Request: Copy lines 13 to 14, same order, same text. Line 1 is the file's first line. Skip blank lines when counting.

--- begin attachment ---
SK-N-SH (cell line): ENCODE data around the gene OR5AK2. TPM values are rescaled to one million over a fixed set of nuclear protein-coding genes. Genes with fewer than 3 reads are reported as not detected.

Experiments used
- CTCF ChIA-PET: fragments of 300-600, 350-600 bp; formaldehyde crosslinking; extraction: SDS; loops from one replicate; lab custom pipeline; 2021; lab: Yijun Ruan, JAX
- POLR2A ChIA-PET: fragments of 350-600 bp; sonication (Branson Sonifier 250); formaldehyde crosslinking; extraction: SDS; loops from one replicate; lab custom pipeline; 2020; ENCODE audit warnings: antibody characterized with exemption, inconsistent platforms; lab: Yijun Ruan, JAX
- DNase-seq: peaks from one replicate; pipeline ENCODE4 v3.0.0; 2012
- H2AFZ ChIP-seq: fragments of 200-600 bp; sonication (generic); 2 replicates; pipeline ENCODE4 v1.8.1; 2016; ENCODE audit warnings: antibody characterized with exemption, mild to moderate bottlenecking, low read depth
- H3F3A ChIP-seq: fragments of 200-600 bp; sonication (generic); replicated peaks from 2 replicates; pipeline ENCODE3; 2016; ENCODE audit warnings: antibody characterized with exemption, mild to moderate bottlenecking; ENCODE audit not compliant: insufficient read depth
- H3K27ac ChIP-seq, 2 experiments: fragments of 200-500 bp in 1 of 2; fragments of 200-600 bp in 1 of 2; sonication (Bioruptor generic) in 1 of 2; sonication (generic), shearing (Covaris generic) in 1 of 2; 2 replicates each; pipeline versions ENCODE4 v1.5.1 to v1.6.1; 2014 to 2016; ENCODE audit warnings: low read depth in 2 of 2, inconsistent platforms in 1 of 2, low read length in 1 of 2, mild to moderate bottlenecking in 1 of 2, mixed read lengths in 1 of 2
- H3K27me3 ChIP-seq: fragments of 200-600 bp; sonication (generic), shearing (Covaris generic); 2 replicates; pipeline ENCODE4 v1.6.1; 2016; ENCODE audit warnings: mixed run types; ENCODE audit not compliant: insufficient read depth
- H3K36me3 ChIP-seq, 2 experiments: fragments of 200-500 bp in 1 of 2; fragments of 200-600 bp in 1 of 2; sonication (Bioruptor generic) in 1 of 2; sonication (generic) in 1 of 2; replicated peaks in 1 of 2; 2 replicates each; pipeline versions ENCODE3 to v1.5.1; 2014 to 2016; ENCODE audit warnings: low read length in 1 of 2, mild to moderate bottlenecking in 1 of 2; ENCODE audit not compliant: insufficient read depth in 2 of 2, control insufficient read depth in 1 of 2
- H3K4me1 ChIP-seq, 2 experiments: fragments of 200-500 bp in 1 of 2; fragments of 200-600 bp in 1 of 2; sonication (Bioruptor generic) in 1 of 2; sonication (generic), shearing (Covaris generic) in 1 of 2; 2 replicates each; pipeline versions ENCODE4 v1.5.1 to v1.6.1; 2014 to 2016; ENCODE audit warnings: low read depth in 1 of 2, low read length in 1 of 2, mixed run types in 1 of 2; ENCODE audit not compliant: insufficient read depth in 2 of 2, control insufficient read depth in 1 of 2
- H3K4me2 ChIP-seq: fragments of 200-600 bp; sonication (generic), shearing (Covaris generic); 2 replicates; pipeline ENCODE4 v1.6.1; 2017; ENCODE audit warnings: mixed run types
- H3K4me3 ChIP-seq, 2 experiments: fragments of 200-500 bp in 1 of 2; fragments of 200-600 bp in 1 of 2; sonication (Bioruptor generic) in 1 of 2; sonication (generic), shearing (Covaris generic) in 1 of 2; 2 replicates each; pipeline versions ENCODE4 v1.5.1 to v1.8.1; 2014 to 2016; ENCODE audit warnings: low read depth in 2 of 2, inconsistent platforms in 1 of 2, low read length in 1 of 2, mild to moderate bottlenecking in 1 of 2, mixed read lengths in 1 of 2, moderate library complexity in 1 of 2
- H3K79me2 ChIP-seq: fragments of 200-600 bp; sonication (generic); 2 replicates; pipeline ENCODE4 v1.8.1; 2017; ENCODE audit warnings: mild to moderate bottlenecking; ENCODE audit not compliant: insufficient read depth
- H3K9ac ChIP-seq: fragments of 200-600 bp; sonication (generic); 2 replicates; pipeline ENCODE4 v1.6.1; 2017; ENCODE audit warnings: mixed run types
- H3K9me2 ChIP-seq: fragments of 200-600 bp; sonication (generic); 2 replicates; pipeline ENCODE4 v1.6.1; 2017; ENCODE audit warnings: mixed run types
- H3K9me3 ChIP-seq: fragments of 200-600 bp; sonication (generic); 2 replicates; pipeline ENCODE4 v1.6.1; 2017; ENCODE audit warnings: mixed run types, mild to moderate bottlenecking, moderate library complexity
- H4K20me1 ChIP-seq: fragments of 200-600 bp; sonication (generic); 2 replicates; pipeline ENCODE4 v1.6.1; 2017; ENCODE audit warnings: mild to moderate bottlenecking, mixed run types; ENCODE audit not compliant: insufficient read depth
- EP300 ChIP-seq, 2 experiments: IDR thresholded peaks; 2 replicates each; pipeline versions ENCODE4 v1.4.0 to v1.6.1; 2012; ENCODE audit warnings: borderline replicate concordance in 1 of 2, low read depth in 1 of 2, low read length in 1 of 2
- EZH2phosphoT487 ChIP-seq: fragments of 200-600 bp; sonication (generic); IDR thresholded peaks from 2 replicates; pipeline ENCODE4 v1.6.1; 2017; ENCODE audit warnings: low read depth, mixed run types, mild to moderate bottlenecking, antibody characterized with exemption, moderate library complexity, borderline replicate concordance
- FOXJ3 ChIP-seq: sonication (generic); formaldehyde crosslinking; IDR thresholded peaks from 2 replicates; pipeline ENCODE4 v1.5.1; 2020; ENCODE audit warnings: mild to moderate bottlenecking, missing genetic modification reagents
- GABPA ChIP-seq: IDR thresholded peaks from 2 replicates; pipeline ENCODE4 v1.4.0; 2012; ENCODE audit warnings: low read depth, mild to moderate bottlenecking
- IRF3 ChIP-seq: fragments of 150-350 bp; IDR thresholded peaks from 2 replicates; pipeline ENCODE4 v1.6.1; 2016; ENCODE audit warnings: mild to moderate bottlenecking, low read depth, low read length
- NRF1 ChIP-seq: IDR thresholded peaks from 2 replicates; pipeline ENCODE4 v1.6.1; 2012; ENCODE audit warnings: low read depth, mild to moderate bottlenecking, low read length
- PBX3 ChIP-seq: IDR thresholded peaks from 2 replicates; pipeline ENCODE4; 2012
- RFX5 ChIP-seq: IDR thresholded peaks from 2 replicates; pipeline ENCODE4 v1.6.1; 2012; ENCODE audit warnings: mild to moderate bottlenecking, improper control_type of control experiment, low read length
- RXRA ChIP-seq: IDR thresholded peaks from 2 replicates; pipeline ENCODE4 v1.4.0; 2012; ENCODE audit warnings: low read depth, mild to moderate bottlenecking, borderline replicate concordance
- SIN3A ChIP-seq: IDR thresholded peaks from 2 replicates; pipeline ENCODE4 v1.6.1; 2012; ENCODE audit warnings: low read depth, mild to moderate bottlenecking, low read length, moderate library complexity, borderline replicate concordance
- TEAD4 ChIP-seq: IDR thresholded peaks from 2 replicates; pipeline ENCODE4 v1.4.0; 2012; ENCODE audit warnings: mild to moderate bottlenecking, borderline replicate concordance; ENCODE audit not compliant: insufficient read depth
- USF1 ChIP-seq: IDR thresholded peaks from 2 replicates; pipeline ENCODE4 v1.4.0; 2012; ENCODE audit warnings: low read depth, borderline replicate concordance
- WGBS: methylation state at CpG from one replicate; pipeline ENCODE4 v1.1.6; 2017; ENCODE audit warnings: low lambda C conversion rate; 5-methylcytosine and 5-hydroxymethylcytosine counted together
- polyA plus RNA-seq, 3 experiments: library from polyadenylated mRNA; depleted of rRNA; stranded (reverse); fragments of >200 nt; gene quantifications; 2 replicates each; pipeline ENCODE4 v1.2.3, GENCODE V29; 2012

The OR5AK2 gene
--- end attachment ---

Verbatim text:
- H3K4me3 ChIP-seq, 2 experiments: fragments of 200-500 bp in 1 of 2; fragments of 200-600 bp in 1 of 2; sonication (Bioruptor generic) in 1 of 2; sonication (generic), shearing (Covaris generic) in 1 of 2; 2 replicates each; pipeline versions ENCODE4 v1.5.1 to v1.8.1; 2014 to 2016; ENCODE audit warnings: low read depth in 2 of 2, inconsistent platforms in 1 of 2, low read length in 1 of 2, mild to moderate bottlenecking in 1 of 2, mixed read lengths in 1 of 2, moderate library complexity in 1 of 2
- H3K79me2 ChIP-seq: fragments of 200-600 bp; sonication (generic); 2 replicates; pipeline ENCODE4 v1.8.1; 2017; ENCODE audit warnings: mild to moderate bottlenecking; ENCODE audit not compliant: insufficient read depth